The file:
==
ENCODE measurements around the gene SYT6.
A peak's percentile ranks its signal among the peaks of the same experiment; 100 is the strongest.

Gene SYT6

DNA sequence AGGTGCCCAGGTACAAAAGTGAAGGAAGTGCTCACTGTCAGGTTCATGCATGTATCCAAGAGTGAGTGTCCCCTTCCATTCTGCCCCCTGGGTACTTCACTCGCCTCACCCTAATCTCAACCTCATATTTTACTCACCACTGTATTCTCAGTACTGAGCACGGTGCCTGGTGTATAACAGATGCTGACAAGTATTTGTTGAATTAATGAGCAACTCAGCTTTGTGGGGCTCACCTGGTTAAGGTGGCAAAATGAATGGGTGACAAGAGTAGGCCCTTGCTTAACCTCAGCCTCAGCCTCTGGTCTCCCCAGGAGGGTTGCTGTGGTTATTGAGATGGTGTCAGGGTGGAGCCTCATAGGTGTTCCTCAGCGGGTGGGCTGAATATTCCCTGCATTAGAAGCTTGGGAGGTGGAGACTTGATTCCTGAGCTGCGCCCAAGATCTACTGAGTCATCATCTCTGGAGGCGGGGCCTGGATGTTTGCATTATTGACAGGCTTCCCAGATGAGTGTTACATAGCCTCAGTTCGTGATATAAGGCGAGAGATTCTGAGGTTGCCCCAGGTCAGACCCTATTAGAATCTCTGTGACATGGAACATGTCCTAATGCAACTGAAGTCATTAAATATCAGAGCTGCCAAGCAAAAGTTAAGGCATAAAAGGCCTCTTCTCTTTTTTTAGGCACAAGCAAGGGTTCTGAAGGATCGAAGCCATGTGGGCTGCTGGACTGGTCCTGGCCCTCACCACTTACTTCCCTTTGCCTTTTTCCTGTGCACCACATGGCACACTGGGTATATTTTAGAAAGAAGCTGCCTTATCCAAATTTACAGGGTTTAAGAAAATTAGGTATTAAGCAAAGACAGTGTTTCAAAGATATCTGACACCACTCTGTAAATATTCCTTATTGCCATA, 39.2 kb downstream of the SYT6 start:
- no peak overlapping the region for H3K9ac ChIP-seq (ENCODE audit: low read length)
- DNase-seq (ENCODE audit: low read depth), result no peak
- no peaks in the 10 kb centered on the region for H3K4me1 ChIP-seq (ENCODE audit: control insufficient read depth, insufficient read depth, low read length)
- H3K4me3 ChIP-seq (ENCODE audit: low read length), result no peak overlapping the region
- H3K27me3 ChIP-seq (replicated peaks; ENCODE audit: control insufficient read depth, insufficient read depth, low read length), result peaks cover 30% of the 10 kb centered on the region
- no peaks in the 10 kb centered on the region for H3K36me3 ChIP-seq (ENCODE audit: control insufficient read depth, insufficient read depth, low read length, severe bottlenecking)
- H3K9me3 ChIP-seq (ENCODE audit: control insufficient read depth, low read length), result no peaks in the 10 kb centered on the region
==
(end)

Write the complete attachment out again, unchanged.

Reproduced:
ENCODE measurements around the gene SYT6.
A peak's percentile ranks its signal among the peaks of the same experiment; 100 is the strongest.

Gene SYT6

DNA sequence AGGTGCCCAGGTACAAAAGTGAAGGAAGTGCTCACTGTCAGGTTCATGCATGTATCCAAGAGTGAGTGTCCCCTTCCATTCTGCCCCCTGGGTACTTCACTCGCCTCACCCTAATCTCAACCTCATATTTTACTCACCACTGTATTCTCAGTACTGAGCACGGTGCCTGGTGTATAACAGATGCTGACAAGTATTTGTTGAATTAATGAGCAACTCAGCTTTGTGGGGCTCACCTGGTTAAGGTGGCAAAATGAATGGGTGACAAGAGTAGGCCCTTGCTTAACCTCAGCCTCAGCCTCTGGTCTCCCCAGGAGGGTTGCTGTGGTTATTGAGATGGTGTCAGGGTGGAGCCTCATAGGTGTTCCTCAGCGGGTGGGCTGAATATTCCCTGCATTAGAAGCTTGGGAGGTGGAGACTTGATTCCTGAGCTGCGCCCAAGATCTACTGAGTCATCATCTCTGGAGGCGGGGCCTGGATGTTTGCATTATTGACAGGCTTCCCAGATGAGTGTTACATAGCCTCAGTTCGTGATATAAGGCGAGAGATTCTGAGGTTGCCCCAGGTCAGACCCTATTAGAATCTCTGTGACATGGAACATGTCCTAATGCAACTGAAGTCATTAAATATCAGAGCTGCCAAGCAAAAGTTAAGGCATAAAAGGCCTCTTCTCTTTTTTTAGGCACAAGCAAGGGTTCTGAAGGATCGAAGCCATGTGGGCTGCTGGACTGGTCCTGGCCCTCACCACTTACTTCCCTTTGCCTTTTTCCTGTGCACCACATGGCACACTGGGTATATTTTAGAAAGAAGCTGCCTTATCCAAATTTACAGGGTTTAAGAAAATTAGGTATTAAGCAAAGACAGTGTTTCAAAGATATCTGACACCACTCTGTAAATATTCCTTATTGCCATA, 39.2 kb downstream of the SYT6 start:
- no peak overlapping the region for H3K9ac ChIP-seq (ENCODE audit: low read length)
- DNase-seq (ENCODE audit: low read depth), result no peak
- no peaks in the 10 kb centered on the region for H3K4me1 ChIP-seq (ENCODE audit: control insufficient read depth, insufficient read depth, low read length)
- H3K4me3 ChIP-seq (ENCODE audit: low read length), result no peak overlapping the region
- H3K27me3 ChIP-seq (replicated peaks; ENCODE audit: control insufficient read depth, insufficient read depth, low read length), result peaks cover 30% of the 10 kb centered on the region
- no peaks in the 10 kb centered on the region for H3K36me3 ChIP-seq (ENCODE audit: control insufficient read depth, insufficient read depth, low read length, severe bottlenecking)
- H3K9me3 ChIP-seq (ENCODE audit: control insufficient read depth, low read length), result no peaks in the 10 kb centered on the region